The British love nothing more than a story about a twee, mediocre national icon, bringing us together in slightly self-conscious, self-deprecating pride/outrage (delete as appropriate).
So in these tense times, Marks and Spencer claiming violations of its intellectual property rights over the bafflingly popular Colin the Caterpillar cake has been gratefully seized upon.
Last week, M&S lodged infringement proceedings against Aldi, claiming that the German retailer’s Cuthbert the Caterpillar ‘rides on the coat tails’ of Colin’s distinguished reputation, infringing the trade marks that M&S holds in the Colin brand.
Lawyers have speculated that M&S may also have a claim in the common law tort of ‘passing off’, which would require them to show that Aldi has misrepresented the Cuthbert brand (with features like the name, packaging and general ‘get-up’), causing customers to confuse it with Colin and damaging M&S’s sales. The caterpillar style of cake is widely available – with all of the main supermarket chains offering their own interpretation, and a proliferation of recipes for those who wish to make their own – and the ‘caterpillar’ part of the trade mark is descriptive, so there is no restriction on its use in the market. This all means it could be a difficult case for M&S to win. It’s hard not to see this move by M&S as tactical litigation, even rent seeking. It’s possible that the legal action and the associated media coverage will work out well for both M&S and Aldi – M&S get to highlight the superior quality and heritage of Colin while Aldi get publicity for the cheeky, insurgent (cheaper) Cuthbert, highlighting their irreverent challenger brand in the process.
Neither M&S nor Aldi is a stranger to legal action in the field of IPR. Aldi recently saw off a challenge to its £4 hair oil by a premium brand, after the judge found there was no way a customer would have confused it for the £30 luxury product. And M&S was party to one of the most hard fought battles in the digital arena, concerning whether buying the top paid-for search result on Google for the word ‘Interflora’ was an infringement of the trade mark of the specialist florist.
Does all of this suggest that our system of intellectual property rights is fundamentally anti-competitive? The legitimacy of intellectual property rights protection is a hotly debated topic amongst free market supporters. I’m not going to analyse these arguments in detail here. It’s clear that some rights holders do try to leverage their IPR for anti-competitive purposes (though the market for caterpillar cakes seems quite vibrant), but it’s equally clear that the concept is here to stay. So what can and should be done to reform the laws in this area to minimise the opportunities for rent-seeking and protectionism? For a start, novel rights should be resisted, such as press publication rights that would entitle news publishers to royalties just for linking to their content. Happily, the UK has not adopted the EU Copyright Directive that will bring this into effect, but threats of regulation in this area remain on the table.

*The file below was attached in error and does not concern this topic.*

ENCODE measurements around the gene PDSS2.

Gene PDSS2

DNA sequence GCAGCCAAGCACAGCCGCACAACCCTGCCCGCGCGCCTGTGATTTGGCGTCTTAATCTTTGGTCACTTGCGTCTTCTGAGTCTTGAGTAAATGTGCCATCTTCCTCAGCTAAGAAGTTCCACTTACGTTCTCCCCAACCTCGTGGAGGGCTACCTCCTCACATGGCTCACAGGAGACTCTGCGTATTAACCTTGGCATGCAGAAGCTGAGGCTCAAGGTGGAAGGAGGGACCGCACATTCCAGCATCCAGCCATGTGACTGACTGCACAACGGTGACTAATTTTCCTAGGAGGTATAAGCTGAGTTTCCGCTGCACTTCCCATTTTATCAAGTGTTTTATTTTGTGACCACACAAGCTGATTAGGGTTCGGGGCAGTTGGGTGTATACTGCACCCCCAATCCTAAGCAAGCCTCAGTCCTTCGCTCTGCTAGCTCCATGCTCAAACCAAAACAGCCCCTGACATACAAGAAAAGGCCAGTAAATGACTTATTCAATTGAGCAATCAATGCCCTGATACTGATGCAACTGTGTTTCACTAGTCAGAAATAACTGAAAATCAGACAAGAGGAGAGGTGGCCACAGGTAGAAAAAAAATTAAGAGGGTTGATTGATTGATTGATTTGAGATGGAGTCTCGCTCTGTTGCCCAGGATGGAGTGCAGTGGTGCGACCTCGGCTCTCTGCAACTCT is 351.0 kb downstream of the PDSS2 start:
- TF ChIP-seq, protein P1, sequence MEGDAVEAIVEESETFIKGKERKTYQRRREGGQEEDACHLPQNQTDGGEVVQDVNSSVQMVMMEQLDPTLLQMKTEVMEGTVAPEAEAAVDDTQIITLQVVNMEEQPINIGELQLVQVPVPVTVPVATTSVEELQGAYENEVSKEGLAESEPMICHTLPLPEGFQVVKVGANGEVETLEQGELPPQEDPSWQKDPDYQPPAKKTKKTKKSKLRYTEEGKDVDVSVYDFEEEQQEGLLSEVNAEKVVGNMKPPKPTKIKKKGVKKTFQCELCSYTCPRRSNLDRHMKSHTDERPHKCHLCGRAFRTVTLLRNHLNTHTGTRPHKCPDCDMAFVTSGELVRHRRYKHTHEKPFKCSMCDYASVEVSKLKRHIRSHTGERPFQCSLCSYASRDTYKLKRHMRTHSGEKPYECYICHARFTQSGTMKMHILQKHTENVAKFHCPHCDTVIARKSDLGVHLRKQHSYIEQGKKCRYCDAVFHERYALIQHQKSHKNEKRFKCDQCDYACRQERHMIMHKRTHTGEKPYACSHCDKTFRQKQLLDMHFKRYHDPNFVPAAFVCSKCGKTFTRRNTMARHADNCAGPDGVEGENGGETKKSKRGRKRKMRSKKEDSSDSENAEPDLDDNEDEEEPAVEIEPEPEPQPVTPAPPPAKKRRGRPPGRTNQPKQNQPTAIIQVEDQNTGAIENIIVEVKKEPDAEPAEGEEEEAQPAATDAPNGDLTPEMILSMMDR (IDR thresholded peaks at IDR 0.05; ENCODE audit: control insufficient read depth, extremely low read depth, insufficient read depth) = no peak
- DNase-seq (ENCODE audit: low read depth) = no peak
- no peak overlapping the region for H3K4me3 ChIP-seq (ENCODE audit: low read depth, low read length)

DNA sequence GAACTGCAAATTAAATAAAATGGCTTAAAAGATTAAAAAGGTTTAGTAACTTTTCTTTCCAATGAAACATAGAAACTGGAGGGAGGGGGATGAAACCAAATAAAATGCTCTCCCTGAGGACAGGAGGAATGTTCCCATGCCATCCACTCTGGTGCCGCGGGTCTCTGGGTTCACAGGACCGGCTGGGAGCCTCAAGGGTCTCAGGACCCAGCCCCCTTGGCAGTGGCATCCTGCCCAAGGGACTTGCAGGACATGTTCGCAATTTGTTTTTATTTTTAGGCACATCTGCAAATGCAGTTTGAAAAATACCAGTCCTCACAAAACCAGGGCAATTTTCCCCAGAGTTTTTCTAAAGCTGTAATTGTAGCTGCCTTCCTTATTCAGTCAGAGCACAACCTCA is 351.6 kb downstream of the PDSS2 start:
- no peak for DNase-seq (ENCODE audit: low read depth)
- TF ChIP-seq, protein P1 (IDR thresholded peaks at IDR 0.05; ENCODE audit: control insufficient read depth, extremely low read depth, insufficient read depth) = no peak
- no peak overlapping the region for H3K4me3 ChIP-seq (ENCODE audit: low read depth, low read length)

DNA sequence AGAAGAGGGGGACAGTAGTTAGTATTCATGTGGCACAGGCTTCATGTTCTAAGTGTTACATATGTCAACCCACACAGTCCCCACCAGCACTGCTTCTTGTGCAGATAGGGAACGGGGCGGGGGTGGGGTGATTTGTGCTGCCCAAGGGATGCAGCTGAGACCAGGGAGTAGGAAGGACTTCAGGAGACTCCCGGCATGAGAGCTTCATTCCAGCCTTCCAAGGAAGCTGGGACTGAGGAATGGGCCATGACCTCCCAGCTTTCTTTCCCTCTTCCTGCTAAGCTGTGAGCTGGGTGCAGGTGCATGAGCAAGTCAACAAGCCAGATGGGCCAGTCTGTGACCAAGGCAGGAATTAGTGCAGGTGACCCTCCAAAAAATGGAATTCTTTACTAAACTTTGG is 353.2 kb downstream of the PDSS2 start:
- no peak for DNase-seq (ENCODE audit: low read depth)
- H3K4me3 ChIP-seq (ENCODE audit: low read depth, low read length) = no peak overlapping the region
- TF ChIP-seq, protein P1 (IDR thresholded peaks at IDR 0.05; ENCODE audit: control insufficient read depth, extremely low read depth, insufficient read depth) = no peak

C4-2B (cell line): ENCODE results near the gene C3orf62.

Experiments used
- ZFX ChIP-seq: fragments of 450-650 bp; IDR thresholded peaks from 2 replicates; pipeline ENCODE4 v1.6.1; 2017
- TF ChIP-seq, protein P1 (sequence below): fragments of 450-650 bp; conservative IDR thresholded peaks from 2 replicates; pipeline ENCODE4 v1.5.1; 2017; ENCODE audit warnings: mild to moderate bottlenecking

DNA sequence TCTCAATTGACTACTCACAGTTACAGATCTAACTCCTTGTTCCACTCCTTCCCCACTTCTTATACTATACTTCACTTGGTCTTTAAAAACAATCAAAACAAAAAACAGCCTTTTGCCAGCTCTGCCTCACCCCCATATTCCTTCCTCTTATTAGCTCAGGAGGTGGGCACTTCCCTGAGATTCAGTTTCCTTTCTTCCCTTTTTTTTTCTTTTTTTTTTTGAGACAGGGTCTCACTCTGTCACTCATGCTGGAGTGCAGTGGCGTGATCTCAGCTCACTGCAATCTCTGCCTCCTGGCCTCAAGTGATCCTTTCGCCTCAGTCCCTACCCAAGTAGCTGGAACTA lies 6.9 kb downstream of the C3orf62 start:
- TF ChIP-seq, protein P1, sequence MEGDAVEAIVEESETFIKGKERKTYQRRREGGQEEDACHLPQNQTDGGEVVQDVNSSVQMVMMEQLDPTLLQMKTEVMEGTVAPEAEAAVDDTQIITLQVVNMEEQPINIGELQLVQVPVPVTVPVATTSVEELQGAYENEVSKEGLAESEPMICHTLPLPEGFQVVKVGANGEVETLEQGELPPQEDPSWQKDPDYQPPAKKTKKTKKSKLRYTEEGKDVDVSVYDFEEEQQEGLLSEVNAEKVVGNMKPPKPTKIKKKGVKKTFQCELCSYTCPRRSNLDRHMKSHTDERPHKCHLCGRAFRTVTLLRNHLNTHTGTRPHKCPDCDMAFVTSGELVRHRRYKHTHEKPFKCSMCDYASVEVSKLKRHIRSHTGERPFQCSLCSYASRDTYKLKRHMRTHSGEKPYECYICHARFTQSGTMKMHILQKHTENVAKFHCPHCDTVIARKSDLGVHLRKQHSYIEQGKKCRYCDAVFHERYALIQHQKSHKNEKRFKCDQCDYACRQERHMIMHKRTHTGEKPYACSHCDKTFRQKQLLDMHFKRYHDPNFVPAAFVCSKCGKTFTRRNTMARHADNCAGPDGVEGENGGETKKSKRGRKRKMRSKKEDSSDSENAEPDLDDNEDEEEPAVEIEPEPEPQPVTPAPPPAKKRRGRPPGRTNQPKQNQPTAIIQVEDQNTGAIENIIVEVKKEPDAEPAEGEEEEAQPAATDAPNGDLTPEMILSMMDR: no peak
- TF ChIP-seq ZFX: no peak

There are numerous other aspects of EU intellectual property law that the UK could usefully review and reform in a more pro-competition direction. A previous attempt to liberalise copyright that was found to infringe EU rules on fair compensation to rights holders could be revived. Database rights have been controversial since their inception in an EU directive in 1996, and have been criticised for causing legal uncertainty. The whole idea now seems quaint and outdated, a fresh look at the law here, in the wider context of data rights and privacy, could be a great contribution to the post-Brexit regulatory reform agenda.
Protected geographic indications are another aspect of EU laws that are considered to be protectionist and anti-competitive in their effects. Highly valued by their holders, the EU insisted on continuation of protection for EU PGIs in the Brexit withdrawal agreement, even though it related to the future relationship. The UK should be moving away from protecting geographical indications to the greatest extent possible, given those commitments made to the EU. As with M&S and Colin the Caterpillar, if a producer considers that the quality of their goods is distinctive and valued by consumers, they must surely believe that their product will come out on top in the market, prevailing over cheap imitations. Incumbents should not be given the protection of the law, just in case it doesn’t.
The levity surrounding Colin v Cuthbert has drawn attention to some of the undesirable features of intellectual property rights protection, but the costs from getting the balance of rights and protections wrong are very serious.
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